Amen! I think it’s about time. Sometimes I feel like genres are coded ways to be sexist or racist – basically they create more boxes for people to exist in. I think as the world becomes more open-minded, playlisting becomes more about mood or vibe or environment. It massively opens the door for people to be all sides of themselves at once. I think it’s really liberating as a listener – and definitely as an artist – to get to be all things at once.

“New Mood” is a whole vibe in itself. What a way to launch an EP announcement. What was happening in your life when you wrote it?

Thank you! I fucking love that song so much. I feel like maybe you’re not supposed to say that about your own songs…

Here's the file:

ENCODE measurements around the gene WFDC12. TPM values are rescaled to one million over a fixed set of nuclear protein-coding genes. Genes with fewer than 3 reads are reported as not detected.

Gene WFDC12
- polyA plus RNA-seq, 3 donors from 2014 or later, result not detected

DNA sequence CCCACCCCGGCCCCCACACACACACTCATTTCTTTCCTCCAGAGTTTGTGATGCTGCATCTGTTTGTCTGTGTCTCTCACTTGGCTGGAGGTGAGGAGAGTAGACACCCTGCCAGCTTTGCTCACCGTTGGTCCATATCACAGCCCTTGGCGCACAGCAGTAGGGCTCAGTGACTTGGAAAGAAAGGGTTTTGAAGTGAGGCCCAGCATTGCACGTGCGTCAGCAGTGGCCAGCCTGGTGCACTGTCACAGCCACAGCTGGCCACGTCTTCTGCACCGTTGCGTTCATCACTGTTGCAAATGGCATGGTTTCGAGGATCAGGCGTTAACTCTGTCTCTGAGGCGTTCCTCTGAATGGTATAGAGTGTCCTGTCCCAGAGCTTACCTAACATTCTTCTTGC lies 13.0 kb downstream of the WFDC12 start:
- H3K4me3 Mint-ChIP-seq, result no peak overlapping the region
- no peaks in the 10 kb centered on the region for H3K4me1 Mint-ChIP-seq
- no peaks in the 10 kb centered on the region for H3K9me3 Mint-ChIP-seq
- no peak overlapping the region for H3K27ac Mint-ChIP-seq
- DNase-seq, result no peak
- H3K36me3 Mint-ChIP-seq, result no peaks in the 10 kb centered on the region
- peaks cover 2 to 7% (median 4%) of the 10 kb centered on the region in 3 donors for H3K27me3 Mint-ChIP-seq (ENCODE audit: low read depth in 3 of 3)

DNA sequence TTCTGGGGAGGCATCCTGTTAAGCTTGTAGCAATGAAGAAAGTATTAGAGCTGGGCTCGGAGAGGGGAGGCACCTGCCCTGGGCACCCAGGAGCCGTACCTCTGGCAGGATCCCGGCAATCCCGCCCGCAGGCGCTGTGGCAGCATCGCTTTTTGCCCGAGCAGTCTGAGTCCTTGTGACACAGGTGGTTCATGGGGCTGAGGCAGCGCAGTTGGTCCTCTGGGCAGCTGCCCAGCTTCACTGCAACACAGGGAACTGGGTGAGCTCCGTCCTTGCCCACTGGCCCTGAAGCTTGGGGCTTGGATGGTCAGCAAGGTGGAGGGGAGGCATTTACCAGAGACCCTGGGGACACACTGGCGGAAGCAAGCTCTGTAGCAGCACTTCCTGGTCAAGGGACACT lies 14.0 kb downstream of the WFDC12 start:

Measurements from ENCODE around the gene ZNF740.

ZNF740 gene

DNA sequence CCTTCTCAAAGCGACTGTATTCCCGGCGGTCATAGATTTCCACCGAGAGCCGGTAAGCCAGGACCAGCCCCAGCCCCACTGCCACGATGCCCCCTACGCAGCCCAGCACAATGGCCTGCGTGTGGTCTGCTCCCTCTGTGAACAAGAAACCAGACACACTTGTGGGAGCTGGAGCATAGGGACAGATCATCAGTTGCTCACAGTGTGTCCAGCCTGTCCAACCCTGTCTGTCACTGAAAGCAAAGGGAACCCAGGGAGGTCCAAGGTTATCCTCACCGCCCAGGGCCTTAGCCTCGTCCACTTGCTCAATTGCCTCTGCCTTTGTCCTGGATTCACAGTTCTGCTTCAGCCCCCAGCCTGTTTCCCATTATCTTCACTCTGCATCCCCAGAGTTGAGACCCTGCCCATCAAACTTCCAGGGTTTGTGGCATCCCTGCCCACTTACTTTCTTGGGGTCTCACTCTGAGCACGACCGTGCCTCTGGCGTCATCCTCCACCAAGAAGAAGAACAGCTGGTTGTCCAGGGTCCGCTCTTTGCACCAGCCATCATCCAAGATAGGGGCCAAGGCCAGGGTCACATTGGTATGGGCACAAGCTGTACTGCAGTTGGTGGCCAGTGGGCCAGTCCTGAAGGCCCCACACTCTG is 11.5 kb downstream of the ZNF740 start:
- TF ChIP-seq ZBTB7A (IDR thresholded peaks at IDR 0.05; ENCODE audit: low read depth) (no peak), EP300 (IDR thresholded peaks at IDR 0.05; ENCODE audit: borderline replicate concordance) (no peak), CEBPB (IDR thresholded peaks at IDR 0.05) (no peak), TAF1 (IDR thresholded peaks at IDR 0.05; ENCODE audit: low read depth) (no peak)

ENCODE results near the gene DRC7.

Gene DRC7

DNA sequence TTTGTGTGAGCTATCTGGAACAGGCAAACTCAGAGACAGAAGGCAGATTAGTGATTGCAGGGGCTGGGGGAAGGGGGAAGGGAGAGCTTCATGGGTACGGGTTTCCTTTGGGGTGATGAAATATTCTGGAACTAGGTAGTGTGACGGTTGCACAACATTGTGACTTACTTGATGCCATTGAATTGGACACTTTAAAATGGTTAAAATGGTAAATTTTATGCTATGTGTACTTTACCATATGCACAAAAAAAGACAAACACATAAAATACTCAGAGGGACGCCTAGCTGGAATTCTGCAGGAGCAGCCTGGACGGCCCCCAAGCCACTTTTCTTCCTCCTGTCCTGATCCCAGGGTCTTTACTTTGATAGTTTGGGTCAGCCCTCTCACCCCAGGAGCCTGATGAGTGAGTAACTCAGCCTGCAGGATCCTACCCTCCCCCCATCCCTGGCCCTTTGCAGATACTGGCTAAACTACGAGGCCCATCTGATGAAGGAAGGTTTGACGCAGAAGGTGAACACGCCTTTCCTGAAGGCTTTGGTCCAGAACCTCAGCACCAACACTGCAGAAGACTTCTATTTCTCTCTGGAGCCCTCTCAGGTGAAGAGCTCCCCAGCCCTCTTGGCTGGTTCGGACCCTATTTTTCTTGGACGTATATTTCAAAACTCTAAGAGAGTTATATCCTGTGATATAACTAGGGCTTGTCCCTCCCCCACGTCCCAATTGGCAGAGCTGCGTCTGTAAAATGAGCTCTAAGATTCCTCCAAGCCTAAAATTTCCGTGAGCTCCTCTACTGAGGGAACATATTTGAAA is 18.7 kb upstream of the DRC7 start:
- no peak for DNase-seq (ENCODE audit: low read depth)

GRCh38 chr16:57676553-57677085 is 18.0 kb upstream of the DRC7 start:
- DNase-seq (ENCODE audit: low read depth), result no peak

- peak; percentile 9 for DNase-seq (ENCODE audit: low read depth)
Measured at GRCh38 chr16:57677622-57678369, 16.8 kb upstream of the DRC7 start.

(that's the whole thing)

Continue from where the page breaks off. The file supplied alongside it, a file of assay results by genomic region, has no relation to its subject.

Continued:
It’s a hyper-specific story. I had been dating someone for a while and had sort of known it wasn’t right. So I broke up with him one morning and like five minutes after I ended things, I got a call from my friend Mike [Irish], who produced this whole EP, asking me where I was, since I was supposed to be in the studio. So I came into the studio really hyper and Mike was like, “I don’t even want to talk about it Lizzy, just get on the mic and free flow and let’s see what happens.” Basically, as you hear it, there are key pieces of things that just rolled out of my mouth in my most subconscious, unhinged, pure form. I like that it’s truly in real time – the emotional buildup and breakdown of everything that you process in that new moment of freedom. There’s a fear within the song about going back to it, but there’s also the joy of having stepped out of it – there’s definitely a moment of self-awareness with the cycle. What’s really crazy about that song is the day it came out was the day I broke up with a different boyfriend. So it took on a new meaning for me that day.